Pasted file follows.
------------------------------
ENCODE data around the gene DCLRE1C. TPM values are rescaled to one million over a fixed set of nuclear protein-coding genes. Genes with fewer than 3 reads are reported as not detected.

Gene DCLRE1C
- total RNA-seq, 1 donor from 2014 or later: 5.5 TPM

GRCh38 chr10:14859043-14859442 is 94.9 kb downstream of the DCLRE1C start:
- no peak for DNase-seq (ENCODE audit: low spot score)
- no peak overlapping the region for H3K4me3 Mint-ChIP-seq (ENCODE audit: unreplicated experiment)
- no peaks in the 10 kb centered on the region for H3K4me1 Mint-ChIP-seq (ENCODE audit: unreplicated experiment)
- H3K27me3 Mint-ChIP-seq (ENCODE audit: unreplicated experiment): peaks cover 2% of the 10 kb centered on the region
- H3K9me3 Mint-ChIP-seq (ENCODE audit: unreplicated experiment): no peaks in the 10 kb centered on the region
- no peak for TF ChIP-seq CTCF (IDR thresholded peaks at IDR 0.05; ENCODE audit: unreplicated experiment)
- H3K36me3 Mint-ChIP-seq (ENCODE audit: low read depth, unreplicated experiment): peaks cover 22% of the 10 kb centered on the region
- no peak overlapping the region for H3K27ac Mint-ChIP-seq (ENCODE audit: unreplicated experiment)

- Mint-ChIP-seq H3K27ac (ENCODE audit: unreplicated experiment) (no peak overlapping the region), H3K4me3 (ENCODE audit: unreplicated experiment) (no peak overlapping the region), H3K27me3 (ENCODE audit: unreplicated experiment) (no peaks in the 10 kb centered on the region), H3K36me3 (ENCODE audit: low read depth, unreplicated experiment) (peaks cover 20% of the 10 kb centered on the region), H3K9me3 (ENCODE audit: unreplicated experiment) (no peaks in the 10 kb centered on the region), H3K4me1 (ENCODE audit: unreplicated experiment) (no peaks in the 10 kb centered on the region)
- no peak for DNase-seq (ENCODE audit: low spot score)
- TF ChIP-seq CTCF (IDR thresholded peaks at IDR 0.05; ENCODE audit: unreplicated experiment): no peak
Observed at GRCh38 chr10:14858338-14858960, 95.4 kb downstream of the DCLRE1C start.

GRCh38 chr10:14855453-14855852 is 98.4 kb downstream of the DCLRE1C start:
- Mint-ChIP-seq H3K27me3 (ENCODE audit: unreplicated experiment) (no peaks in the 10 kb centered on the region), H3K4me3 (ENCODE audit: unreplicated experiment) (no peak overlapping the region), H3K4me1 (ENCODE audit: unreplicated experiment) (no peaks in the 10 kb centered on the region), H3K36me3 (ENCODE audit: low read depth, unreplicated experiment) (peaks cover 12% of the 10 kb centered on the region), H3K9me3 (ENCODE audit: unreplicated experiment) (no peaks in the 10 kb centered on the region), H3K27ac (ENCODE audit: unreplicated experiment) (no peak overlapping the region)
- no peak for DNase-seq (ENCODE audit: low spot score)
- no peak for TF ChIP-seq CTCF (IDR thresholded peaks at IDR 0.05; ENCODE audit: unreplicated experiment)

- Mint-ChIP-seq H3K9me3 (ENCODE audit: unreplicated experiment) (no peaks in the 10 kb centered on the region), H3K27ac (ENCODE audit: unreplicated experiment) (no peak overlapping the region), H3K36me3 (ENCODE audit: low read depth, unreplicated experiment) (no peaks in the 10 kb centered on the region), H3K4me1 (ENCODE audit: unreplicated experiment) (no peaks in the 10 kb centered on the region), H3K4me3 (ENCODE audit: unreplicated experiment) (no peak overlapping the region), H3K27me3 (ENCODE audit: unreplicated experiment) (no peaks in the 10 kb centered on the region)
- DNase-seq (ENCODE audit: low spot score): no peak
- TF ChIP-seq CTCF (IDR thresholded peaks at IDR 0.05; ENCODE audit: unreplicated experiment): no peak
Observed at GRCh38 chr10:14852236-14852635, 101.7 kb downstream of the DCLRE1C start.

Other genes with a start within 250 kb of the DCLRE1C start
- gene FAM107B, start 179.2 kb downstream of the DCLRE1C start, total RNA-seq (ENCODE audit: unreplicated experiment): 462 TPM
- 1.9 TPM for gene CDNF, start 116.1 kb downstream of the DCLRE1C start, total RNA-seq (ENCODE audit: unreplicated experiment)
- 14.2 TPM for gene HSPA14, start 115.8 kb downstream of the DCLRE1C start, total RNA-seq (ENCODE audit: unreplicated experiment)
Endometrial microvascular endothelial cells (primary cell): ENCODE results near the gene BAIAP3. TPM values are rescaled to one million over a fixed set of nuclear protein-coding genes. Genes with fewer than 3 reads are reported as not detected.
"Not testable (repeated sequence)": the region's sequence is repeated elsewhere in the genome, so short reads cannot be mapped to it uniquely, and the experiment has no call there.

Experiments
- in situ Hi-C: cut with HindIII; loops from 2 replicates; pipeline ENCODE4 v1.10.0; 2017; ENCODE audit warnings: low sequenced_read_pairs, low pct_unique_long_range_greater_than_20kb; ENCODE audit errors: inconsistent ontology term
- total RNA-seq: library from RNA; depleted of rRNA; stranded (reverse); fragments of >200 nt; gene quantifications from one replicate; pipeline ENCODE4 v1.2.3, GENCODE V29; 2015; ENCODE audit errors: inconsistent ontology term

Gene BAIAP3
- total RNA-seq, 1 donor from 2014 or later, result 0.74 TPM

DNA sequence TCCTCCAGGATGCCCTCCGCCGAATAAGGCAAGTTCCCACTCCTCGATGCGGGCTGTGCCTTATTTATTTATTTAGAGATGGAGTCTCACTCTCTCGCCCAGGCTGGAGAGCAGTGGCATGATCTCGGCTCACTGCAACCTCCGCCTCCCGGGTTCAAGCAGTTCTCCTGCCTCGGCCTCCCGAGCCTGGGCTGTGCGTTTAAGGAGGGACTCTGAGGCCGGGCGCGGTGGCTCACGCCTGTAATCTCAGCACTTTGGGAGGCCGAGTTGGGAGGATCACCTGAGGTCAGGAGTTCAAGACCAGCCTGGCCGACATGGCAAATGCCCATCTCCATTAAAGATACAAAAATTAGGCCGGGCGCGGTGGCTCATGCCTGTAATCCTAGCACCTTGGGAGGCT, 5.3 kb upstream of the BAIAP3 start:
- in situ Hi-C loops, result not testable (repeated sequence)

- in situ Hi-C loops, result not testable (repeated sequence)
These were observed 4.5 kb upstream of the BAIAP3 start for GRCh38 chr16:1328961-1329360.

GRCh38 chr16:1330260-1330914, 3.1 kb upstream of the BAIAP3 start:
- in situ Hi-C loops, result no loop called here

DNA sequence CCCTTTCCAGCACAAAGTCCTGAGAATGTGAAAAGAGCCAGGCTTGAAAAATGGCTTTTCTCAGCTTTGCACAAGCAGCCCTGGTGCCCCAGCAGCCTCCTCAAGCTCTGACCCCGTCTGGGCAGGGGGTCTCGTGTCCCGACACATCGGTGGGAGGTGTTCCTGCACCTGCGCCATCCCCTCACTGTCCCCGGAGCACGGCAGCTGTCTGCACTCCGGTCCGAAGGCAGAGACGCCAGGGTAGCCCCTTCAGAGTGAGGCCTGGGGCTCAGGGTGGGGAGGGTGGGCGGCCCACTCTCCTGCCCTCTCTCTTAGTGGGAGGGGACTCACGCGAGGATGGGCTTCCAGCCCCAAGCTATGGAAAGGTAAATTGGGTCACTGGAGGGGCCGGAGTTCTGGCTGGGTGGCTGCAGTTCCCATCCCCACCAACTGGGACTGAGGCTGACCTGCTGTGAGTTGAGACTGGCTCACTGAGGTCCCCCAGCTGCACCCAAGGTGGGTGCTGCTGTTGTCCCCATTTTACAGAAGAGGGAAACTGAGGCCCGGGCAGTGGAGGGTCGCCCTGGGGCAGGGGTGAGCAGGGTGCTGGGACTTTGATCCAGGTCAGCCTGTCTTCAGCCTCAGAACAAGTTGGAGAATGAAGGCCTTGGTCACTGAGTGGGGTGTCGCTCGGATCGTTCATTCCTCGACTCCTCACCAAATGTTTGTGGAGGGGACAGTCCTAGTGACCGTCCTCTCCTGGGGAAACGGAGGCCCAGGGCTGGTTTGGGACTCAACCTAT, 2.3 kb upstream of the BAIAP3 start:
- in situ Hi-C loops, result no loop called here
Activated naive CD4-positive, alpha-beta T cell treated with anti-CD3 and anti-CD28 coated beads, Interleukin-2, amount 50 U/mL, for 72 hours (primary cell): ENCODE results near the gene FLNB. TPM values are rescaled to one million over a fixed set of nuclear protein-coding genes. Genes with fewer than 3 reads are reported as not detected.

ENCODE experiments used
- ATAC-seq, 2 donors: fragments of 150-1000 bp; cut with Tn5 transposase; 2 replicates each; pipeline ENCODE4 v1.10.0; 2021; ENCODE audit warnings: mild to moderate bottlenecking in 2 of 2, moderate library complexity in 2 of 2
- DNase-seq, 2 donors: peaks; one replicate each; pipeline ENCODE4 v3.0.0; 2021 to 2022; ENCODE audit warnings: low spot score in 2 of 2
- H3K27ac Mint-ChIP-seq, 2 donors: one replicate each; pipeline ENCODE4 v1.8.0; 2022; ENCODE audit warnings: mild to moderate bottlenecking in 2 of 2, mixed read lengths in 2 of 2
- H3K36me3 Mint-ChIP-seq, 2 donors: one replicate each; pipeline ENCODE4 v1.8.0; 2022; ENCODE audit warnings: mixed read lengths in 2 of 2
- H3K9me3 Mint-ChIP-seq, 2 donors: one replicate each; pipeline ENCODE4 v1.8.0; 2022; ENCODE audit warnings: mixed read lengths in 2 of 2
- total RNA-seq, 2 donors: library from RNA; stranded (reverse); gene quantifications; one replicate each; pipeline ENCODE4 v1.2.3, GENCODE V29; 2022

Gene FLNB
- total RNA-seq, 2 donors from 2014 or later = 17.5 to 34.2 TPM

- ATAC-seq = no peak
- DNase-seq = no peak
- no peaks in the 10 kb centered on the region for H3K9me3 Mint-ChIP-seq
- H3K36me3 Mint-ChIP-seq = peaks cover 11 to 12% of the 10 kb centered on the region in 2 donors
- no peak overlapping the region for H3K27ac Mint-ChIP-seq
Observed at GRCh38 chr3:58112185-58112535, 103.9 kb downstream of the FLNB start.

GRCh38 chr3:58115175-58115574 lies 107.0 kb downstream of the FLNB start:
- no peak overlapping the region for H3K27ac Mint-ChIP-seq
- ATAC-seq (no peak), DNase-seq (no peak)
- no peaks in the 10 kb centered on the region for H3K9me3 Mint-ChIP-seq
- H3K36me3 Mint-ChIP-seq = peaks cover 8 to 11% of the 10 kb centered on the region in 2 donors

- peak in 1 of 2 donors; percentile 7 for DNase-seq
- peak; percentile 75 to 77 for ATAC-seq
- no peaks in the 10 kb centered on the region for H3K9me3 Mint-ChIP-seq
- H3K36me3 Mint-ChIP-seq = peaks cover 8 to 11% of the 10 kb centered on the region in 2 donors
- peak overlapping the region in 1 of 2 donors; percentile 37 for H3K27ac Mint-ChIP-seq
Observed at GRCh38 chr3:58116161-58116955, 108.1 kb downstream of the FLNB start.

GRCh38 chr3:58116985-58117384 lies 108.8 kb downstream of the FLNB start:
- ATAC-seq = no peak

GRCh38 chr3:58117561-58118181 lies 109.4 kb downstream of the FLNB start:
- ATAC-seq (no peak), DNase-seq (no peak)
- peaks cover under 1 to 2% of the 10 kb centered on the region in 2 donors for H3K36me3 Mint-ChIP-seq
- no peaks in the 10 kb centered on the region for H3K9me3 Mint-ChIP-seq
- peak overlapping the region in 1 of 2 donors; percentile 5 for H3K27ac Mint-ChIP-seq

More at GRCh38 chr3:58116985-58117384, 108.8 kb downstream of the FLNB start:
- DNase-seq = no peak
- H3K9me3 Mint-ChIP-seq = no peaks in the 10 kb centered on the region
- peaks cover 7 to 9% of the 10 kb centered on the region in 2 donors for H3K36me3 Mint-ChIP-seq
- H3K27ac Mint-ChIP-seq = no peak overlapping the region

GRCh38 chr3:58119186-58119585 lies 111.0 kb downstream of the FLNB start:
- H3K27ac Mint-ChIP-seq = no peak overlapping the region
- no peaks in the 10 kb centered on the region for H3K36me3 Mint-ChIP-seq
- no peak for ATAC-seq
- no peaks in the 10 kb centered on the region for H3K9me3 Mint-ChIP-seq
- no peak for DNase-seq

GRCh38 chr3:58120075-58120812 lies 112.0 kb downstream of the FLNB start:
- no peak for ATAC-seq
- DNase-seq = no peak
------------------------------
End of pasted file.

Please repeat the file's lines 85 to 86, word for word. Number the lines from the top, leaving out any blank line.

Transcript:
- no peaks in the 10 kb centered on the region for H3K36me3 Mint-ChIP-seq
- no peak for ATAC-seq